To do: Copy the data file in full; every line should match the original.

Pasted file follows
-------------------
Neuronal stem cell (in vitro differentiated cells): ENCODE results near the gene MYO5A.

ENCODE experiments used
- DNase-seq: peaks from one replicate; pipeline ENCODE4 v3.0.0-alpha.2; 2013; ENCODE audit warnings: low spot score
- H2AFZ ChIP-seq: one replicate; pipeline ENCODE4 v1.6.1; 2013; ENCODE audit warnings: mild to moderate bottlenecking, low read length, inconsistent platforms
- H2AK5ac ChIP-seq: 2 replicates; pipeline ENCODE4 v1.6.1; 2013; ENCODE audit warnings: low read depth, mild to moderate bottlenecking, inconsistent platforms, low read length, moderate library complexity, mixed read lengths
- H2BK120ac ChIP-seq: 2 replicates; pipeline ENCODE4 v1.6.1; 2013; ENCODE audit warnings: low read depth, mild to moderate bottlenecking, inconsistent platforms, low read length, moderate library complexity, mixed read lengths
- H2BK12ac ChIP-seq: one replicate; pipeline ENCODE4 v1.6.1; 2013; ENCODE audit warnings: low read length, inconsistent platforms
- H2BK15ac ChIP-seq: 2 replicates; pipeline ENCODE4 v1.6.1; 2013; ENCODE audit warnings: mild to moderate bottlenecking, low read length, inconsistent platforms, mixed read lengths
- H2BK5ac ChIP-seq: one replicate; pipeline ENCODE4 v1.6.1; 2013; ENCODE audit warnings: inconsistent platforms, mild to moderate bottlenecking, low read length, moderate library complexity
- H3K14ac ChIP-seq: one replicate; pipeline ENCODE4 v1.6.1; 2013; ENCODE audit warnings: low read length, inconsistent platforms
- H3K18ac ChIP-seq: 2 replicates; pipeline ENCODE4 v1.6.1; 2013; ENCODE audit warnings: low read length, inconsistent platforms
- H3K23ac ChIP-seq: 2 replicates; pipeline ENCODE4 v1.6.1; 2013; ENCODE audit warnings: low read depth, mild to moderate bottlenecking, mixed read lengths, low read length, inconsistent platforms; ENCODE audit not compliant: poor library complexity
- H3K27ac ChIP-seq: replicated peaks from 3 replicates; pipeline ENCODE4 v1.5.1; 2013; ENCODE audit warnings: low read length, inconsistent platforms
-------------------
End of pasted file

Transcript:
Neuronal stem cell (in vitro differentiated cells): ENCODE results near the gene MYO5A.

ENCODE experiments used
- DNase-seq: peaks from one replicate; pipeline ENCODE4 v3.0.0-alpha.2; 2013; ENCODE audit warnings: low spot score
- H2AFZ ChIP-seq: one replicate; pipeline ENCODE4 v1.6.1; 2013; ENCODE audit warnings: mild to moderate bottlenecking, low read length, inconsistent platforms
- H2AK5ac ChIP-seq: 2 replicates; pipeline ENCODE4 v1.6.1; 2013; ENCODE audit warnings: low read depth, mild to moderate bottlenecking, inconsistent platforms, low read length, moderate library complexity, mixed read lengths
- H2BK120ac ChIP-seq: 2 replicates; pipeline ENCODE4 v1.6.1; 2013; ENCODE audit warnings: low read depth, mild to moderate bottlenecking, inconsistent platforms, low read length, moderate library complexity, mixed read lengths
- H2BK12ac ChIP-seq: one replicate; pipeline ENCODE4 v1.6.1; 2013; ENCODE audit warnings: low read length, inconsistent platforms
- H2BK15ac ChIP-seq: 2 replicates; pipeline ENCODE4 v1.6.1; 2013; ENCODE audit warnings: mild to moderate bottlenecking, low read length, inconsistent platforms, mixed read lengths
- H2BK5ac ChIP-seq: one replicate; pipeline ENCODE4 v1.6.1; 2013; ENCODE audit warnings: inconsistent platforms, mild to moderate bottlenecking, low read length, moderate library complexity
- H3K14ac ChIP-seq: one replicate; pipeline ENCODE4 v1.6.1; 2013; ENCODE audit warnings: low read length, inconsistent platforms
- H3K18ac ChIP-seq: 2 replicates; pipeline ENCODE4 v1.6.1; 2013; ENCODE audit warnings: low read length, inconsistent platforms
- H3K23ac ChIP-seq: 2 replicates; pipeline ENCODE4 v1.6.1; 2013; ENCODE audit warnings: low read depth, mild to moderate bottlenecking, mixed read lengths, low read length, inconsistent platforms; ENCODE audit not compliant: poor library complexity
- H3K27ac ChIP-seq: replicated peaks from 3 replicates; pipeline ENCODE4 v1.5.1; 2013; ENCODE audit warnings: low read length, inconsistent platforms